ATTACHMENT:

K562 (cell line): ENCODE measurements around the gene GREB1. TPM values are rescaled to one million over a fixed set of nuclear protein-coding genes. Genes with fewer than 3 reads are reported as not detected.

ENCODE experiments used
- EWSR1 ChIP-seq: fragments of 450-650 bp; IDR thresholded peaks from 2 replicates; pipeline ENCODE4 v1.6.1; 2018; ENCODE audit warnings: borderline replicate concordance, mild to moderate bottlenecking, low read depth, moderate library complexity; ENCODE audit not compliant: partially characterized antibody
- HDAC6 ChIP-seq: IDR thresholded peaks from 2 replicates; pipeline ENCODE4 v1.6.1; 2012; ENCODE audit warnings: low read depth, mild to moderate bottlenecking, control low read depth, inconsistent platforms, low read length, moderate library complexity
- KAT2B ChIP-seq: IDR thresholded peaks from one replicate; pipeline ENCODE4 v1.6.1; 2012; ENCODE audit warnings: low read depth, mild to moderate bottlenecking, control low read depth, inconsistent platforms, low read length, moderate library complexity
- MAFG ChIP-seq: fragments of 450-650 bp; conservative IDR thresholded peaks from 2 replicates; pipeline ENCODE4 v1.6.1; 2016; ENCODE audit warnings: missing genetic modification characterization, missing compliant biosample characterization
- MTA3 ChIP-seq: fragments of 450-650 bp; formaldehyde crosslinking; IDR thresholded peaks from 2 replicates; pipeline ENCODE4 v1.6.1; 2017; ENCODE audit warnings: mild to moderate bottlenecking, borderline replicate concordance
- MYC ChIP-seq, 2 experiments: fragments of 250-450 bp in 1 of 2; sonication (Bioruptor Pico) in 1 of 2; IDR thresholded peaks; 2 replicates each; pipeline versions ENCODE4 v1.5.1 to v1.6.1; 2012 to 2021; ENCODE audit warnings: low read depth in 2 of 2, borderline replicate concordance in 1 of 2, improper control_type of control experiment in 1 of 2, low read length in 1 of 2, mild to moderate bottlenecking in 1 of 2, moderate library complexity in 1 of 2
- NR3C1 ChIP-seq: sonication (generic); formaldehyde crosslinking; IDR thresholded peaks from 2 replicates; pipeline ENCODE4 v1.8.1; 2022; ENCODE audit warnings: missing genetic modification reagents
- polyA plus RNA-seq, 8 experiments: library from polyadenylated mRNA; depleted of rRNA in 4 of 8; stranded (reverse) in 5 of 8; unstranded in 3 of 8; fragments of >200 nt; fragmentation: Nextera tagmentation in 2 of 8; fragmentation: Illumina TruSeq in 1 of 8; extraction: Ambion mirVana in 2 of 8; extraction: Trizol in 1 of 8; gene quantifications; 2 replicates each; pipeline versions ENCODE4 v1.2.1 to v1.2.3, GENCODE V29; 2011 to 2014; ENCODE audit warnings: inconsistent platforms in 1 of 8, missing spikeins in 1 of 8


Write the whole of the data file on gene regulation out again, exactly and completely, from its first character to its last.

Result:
K562 (cell line): ENCODE measurements around the gene GREB1. TPM values are rescaled to one million over a fixed set of nuclear protein-coding genes. Genes with fewer than 3 reads are reported as not detected.

ENCODE experiments used
- EWSR1 ChIP-seq: fragments of 450-650 bp; IDR thresholded peaks from 2 replicates; pipeline ENCODE4 v1.6.1; 2018; ENCODE audit warnings: borderline replicate concordance, mild to moderate bottlenecking, low read depth, moderate library complexity; ENCODE audit not compliant: partially characterized antibody
- HDAC6 ChIP-seq: IDR thresholded peaks from 2 replicates; pipeline ENCODE4 v1.6.1; 2012; ENCODE audit warnings: low read depth, mild to moderate bottlenecking, control low read depth, inconsistent platforms, low read length, moderate library complexity
- KAT2B ChIP-seq: IDR thresholded peaks from one replicate; pipeline ENCODE4 v1.6.1; 2012; ENCODE audit warnings: low read depth, mild to moderate bottlenecking, control low read depth, inconsistent platforms, low read length, moderate library complexity
- MAFG ChIP-seq: fragments of 450-650 bp; conservative IDR thresholded peaks from 2 replicates; pipeline ENCODE4 v1.6.1; 2016; ENCODE audit warnings: missing genetic modification characterization, missing compliant biosample characterization
- MTA3 ChIP-seq: fragments of 450-650 bp; formaldehyde crosslinking; IDR thresholded peaks from 2 replicates; pipeline ENCODE4 v1.6.1; 2017; ENCODE audit warnings: mild to moderate bottlenecking, borderline replicate concordance
- MYC ChIP-seq, 2 experiments: fragments of 250-450 bp in 1 of 2; sonication (Bioruptor Pico) in 1 of 2; IDR thresholded peaks; 2 replicates each; pipeline versions ENCODE4 v1.5.1 to v1.6.1; 2012 to 2021; ENCODE audit warnings: low read depth in 2 of 2, borderline replicate concordance in 1 of 2, improper control_type of control experiment in 1 of 2, low read length in 1 of 2, mild to moderate bottlenecking in 1 of 2, moderate library complexity in 1 of 2
- NR3C1 ChIP-seq: sonication (generic); formaldehyde crosslinking; IDR thresholded peaks from 2 replicates; pipeline ENCODE4 v1.8.1; 2022; ENCODE audit warnings: missing genetic modification reagents
- polyA plus RNA-seq, 8 experiments: library from polyadenylated mRNA; depleted of rRNA in 4 of 8; stranded (reverse) in 5 of 8; unstranded in 3 of 8; fragments of >200 nt; fragmentation: Nextera tagmentation in 2 of 8; fragmentation: Illumina TruSeq in 1 of 8; extraction: Ambion mirVana in 2 of 8; extraction: Trizol in 1 of 8; gene quantifications; 2 replicates each; pipeline versions ENCODE4 v1.2.1 to v1.2.3, GENCODE V29; 2011 to 2014; ENCODE audit warnings: inconsistent platforms in 1 of 8, missing spikeins in 1 of 8